Million Man March Revisited: Film “Get On the Bus” as Viewed by SamHenry

Posted on September 20, 2011

When SamHenry can’t sleep at night after working late, it’s a movie on TV that either brings sleep or further awakening.  Get On the Bus was riveting and dozing was minimal.

I found it just surfing through STARZ, a channel that resurrects some very good films at times.  The film takes you on a busload of black men headed for Washington and  the Million Man March that took place  October 16, 1995.  They are from all walks of life, all ages, and of all faiths.

Almost too much is covered during the ride.  It really was an index of issues that truly existed then and now and will into the future because we are, after all, human.  As a prayer said at the end, “we are not perfect but we seek perfection.”

This is a SamHenry must-see film.  There should be many more films of this thoughtfulness and caliber of American black society, its history and culture.  But a film like this, sadly, does not reach large audiences and make big bucks.  No, the hero has to be a black man fighting the odds with a white partner or as a black superhero like Shaft.

SHAFT (1971):

GET ON THE  BUS – Trailer

GLORY – The film about a famous black regiment during the Civil War.

It is estimated that more than 180,000 civil war soldiers who fought in the Civil War were black. Some of these men were free-men while others were runaway slaves. Although Congress passed two acts which allowed black men to enlist in the Union Army to fight in the Civil War, it wasn’t until President Lincoln issued the Emancipation Proclamation that black men could officially enroll in the military to fight in the civil war. There were close to 163 units with the Union Army which consisted of black men. Likewise, many black men also enlisted in the Union Navy. It is believed that blacks in the civil war composed of more than 10% of the Union Army.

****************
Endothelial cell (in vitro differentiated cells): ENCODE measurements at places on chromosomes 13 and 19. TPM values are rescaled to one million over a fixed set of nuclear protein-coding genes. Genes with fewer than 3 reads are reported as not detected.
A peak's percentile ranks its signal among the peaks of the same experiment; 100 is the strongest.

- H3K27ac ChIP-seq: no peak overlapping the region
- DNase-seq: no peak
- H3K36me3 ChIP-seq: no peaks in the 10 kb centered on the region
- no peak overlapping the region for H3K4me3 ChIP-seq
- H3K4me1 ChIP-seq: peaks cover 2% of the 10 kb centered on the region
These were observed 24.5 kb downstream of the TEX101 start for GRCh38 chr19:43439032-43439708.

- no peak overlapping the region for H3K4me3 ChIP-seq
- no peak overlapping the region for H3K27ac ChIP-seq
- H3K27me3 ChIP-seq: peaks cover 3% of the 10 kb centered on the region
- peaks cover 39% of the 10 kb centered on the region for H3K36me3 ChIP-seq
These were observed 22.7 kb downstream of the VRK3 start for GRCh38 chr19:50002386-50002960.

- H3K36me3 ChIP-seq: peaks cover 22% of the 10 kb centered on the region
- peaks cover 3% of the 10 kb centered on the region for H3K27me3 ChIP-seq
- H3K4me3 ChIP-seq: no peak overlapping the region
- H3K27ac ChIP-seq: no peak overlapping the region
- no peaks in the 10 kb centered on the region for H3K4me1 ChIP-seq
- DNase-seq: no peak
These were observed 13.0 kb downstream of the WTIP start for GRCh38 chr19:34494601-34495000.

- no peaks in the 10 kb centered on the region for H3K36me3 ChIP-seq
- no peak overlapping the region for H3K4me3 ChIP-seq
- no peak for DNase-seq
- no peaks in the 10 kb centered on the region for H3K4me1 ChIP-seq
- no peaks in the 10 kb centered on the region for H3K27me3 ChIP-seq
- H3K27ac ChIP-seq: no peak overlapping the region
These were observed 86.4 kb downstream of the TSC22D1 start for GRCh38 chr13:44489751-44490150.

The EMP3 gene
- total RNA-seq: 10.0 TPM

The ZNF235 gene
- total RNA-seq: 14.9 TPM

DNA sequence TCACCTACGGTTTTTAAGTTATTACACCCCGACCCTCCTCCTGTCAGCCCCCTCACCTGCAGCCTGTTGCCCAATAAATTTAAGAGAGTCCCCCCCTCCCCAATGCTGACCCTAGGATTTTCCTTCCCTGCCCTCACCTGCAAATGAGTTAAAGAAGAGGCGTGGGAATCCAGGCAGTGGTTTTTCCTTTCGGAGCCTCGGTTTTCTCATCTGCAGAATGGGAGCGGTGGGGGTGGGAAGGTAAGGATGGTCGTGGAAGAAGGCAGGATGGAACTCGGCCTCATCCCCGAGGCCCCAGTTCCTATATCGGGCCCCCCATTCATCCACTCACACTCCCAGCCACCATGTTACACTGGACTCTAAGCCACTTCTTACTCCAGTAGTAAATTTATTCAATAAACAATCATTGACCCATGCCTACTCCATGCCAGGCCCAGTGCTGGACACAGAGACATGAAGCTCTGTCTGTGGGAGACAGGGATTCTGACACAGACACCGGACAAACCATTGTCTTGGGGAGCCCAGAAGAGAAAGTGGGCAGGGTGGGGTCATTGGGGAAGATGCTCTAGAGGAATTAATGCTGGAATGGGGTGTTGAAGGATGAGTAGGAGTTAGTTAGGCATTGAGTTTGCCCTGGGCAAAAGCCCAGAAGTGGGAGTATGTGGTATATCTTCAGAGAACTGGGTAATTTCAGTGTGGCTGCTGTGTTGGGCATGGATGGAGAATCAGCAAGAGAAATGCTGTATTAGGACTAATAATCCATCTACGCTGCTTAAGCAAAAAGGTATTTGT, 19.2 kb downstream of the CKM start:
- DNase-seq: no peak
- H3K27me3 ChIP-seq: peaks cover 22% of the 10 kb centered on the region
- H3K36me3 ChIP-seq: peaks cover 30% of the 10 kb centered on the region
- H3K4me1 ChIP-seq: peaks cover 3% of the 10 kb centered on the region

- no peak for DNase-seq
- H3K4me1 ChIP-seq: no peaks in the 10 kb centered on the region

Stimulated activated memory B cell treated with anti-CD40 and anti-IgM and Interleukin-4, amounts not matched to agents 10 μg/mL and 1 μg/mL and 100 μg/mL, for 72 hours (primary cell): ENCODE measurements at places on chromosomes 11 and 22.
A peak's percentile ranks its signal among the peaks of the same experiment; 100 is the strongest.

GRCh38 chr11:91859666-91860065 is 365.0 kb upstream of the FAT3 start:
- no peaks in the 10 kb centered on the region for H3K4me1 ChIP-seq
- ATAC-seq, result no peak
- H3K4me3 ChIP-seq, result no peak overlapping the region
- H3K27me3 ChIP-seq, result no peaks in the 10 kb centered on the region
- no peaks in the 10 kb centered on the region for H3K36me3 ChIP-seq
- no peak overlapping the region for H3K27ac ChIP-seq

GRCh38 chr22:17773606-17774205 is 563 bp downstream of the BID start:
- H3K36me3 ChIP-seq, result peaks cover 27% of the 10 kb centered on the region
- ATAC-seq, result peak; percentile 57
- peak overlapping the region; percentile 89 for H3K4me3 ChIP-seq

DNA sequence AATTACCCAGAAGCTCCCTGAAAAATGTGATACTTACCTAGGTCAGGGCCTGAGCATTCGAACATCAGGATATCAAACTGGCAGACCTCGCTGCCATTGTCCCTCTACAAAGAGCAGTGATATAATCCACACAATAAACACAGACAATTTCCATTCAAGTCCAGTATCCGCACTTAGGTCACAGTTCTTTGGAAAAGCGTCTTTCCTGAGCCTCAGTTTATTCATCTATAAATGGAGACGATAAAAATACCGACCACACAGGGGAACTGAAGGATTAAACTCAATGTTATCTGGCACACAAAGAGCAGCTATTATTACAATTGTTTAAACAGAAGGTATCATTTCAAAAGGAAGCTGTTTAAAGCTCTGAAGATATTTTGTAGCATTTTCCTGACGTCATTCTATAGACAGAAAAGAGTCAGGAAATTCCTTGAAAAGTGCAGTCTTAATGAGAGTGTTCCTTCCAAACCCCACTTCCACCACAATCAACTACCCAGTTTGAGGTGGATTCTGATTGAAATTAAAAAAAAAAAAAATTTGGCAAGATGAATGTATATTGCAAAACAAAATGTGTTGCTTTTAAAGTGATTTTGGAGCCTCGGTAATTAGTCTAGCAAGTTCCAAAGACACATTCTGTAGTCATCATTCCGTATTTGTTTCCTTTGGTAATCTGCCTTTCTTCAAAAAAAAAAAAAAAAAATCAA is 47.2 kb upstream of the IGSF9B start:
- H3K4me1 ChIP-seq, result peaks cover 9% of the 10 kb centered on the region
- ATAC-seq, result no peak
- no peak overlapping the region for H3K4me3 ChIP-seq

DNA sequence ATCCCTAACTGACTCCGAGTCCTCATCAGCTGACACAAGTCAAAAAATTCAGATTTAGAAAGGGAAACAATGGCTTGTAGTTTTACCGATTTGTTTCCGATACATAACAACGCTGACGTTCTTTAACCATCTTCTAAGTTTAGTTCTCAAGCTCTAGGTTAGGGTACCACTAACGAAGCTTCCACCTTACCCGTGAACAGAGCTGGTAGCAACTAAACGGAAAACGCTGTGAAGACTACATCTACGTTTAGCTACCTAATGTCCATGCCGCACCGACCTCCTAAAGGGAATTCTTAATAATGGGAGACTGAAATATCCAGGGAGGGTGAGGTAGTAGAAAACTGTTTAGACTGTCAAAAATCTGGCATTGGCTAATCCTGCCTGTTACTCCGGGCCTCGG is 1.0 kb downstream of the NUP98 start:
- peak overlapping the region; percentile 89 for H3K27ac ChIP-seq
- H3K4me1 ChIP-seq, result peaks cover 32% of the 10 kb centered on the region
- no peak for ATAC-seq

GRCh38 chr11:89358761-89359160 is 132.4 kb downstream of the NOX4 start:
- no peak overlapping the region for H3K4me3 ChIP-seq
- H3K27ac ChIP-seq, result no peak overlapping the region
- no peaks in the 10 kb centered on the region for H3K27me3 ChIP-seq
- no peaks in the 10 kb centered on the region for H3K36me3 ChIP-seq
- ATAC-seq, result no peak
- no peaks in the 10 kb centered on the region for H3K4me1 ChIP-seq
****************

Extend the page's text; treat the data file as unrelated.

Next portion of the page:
The role of blacks in civil war is often underestimated. Black men helped to win many battles of the Civil War. The battle at Fort Pillow, Tennessee is especially important as this was not only one of the most successful Union won battles in the Civil War, it was also one of the battles were the most black civil war soldiers were utilized and in which many black soldiers perished. Blacks in the civil war devoted their lives to the pursuit of freedom and the abolition of slavery. [37th]